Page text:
Girls learn about 'leadership' at Menlo confab


By Samantha Bergeson

Freshman, Menlo School

On the surface, it looked like a group of typical teenage girls talking about the struggles of adolescence. Yet, the 73 girls who attended the one-day Girls Lead Now conference, held recently in Menlo Park, were far from average, taking advantage of leadership opportunities and attending crucial, yet fun, courses.

By attending the Saturday conference, held Feb. 20 at Mid-Peninsula High School, the young women demonstrated an interest in learning various life skills. Throughout the day, they partook of courses taught by other teenagers on such heavy-weight topics as preparing for college ("Ready … Set … College!") and taking control of their finances ("Power over Plastic").

Participants in the conference shared accounts of personal struggles, from problems in relationships to various addictions -- whether to substances or even technology. By doing so, they began to build a sense of community.

The Girls Lead Now organization was started in 2004 by 15-year-old Sarah Hedayati, then a student at Archbishop Mitty High School in San Jose. It began as a small group, teaching girls about economics. It has expanded to large conferences, held annually in the Bay Area for the past five years.

The nonprofit organization's mission is to inspire young women to strive for independence and to achieve their potential as leaders, while learning business strategies and healthy ways to survive the pressures of teenage life.

This year's conference focused on the theme, "Be Yourself, Everyone Else is Already Taken." The primary sponsor was Spiral Muse, an online forum for budding female writers.

Keynote speaker was Helen Grieco, founder of the San Francisco-based SHE Academy, established for training women to be community activists and strong leaders.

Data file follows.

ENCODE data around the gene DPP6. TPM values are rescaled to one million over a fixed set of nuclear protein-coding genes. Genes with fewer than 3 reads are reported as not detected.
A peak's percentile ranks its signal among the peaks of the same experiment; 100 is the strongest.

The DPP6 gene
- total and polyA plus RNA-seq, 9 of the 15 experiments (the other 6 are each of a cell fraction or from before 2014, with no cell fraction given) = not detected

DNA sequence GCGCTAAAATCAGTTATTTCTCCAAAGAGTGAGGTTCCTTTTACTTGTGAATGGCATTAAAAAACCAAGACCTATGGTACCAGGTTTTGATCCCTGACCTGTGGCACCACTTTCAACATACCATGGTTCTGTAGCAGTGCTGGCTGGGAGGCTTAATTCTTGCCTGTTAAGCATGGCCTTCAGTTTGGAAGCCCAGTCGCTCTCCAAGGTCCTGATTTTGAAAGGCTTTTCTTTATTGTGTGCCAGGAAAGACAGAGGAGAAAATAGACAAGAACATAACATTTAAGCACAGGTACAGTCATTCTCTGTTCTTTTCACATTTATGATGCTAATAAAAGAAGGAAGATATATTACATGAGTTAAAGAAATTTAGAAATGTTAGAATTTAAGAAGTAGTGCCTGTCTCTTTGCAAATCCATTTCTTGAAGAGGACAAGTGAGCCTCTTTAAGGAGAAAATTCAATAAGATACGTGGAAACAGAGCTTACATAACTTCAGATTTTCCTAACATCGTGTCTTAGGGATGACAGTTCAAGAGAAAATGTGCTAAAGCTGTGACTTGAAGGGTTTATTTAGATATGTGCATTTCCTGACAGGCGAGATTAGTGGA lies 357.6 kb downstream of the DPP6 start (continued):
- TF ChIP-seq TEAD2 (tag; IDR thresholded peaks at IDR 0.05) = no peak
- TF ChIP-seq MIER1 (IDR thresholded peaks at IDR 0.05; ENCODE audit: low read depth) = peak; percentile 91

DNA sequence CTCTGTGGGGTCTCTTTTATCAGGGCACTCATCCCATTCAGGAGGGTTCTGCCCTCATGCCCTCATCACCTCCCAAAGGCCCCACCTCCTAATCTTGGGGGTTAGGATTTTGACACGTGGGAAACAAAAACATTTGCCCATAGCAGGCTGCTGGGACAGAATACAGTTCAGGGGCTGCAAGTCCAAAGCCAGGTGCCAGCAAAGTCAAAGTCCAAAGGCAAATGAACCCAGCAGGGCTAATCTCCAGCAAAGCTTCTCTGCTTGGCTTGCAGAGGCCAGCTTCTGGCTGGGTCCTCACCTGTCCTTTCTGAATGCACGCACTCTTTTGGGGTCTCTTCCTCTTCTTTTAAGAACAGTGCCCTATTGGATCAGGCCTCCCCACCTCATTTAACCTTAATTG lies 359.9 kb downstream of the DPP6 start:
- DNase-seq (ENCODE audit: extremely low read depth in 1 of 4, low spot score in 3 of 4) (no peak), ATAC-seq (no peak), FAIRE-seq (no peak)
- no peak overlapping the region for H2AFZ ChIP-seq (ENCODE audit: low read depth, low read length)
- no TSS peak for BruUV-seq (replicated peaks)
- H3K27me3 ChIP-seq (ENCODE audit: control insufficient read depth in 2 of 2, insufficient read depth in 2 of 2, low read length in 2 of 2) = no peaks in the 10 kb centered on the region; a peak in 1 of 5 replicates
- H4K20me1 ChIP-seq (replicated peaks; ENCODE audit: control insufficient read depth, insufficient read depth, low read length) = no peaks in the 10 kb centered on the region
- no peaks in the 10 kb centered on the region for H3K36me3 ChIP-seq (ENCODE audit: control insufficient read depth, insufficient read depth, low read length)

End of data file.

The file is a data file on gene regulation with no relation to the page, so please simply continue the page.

Among "skillshop" courses taught by teenage teachers were public speaking, anti-anxiety methods, health, budgeting, and how to gain an internship or job.

Sruthi Ramaswami, a 15-year-old student at Archbishop Mitty who will be co-chair of the 2011 conference, taught the "Fearless Speaking: Taming the Butterflies" course after attending the event last year.

"I [too had a challenge speaking publicly, and it motivated me to do this workshop," she said.

Katherine Edgecumbe, a senior at Archbishop Mitty and a co-chair this year, also incorporated personal experiences, such as her struggle with anorexia, into her class. As the health and body image instructor, she led discussions about confidence and "traps of insecurity" as well as healthy dietary and fitness habits.

She also taught how to identify emotional and behavioral signs of people suffering from eating disorders, and how to supply support and help.

Portola Valley resident Taryn Lewis, a first-time participant and junior at Mid-Peninsula High School, said after attending the budgeting course: "I love the [overall experience. I know it sounds cheesy, but it is really an empowering experience … as it helps us deal with the reality that is actually out there."

The day concluded with a clothing exchange. Leftover items were donated to a girl's shelter in East Palo Alto.

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The author of this story, Samantha Bergeson, is a resident of Portola Valley and a freshman at Menlo School in Atherton.

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